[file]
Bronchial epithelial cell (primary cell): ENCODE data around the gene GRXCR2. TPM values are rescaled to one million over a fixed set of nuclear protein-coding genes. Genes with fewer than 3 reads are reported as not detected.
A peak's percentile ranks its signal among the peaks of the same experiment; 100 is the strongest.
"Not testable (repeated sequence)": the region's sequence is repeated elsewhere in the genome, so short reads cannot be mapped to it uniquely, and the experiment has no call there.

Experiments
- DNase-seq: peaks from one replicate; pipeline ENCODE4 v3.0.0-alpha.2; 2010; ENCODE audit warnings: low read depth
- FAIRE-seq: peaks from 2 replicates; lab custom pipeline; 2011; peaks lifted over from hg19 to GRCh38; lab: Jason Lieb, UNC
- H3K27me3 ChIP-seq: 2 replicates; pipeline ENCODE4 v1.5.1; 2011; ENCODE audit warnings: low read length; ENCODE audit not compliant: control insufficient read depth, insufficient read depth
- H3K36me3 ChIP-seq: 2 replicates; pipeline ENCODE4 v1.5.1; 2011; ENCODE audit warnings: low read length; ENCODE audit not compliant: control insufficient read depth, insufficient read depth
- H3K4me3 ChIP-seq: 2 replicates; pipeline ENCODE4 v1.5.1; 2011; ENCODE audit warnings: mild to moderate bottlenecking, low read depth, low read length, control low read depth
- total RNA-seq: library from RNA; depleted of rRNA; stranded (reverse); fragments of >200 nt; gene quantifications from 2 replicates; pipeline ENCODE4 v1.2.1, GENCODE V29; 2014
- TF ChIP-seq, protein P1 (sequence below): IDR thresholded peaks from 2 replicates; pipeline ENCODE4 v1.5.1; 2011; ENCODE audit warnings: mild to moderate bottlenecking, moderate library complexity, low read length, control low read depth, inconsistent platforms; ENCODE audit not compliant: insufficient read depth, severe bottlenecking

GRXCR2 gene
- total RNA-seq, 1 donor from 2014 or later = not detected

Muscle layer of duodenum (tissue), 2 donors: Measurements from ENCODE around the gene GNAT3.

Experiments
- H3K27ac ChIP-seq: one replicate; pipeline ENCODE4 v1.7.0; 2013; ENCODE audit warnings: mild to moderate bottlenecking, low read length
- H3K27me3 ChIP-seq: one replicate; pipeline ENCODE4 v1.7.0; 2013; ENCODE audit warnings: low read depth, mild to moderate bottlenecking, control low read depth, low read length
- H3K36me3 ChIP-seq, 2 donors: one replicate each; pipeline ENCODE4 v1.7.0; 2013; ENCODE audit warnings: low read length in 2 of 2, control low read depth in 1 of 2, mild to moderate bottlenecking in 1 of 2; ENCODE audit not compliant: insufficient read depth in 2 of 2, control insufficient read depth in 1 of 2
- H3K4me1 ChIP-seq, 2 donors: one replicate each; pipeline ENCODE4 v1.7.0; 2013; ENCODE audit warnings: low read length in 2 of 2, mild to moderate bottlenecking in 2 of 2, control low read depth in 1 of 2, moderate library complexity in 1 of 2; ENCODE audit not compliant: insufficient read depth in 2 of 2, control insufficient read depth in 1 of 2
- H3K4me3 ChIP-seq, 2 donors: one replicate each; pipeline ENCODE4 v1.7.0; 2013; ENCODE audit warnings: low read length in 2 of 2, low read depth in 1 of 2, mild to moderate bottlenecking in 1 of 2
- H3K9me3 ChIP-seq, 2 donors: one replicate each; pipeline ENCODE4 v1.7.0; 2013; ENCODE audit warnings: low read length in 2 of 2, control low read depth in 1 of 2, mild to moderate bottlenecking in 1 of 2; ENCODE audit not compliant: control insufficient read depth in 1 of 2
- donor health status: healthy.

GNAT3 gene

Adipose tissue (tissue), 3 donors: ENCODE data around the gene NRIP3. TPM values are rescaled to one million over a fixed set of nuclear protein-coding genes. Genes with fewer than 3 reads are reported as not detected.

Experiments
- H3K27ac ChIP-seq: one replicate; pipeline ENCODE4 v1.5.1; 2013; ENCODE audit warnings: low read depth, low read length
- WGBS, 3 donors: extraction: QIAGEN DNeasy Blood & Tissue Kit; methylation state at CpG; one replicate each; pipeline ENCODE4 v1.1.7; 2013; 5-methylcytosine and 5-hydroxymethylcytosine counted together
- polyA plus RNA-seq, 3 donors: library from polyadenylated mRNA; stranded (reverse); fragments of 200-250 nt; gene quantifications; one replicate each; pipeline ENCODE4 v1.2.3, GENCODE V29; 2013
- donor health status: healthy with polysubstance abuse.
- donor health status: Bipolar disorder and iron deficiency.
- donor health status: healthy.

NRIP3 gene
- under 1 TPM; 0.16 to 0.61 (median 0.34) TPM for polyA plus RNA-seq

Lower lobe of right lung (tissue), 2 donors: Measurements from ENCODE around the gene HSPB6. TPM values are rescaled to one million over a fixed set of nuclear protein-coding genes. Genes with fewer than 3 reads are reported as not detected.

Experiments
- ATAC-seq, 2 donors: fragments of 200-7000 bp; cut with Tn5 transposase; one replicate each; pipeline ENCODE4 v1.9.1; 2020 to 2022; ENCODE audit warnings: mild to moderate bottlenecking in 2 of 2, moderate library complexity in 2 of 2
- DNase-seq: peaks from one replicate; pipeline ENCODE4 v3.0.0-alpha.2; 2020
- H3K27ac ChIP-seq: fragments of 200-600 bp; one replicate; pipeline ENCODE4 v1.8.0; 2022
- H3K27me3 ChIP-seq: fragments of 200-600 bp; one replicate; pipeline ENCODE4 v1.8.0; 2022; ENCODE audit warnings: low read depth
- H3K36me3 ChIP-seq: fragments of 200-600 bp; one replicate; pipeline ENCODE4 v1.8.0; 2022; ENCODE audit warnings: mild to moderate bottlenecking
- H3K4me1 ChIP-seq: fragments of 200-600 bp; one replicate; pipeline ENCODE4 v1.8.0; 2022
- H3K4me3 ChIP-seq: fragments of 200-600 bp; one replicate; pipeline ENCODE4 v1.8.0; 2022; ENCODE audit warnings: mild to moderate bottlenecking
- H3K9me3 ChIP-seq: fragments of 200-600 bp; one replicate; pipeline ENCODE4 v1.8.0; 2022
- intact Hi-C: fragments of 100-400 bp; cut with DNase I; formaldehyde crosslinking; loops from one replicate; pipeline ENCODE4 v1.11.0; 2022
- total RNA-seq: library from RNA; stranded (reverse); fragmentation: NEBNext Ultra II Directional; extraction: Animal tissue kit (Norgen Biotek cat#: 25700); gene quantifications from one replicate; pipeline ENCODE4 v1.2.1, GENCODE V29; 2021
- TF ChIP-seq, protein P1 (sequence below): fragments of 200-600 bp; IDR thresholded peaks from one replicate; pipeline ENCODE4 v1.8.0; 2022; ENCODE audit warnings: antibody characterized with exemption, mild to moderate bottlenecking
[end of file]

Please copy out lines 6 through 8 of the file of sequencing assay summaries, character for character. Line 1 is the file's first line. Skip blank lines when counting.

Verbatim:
- FAIRE-seq: peaks from 2 replicates; lab custom pipeline; 2011; peaks lifted over from hg19 to GRCh38; lab: Jason Lieb, UNC
- H3K27me3 ChIP-seq: 2 replicates; pipeline ENCODE4 v1.5.1; 2011; ENCODE audit warnings: low read length; ENCODE audit not compliant: control insufficient read depth, insufficient read depth
- H3K36me3 ChIP-seq: 2 replicates; pipeline ENCODE4 v1.5.1; 2011; ENCODE audit warnings: low read length; ENCODE audit not compliant: control insufficient read depth, insufficient read depth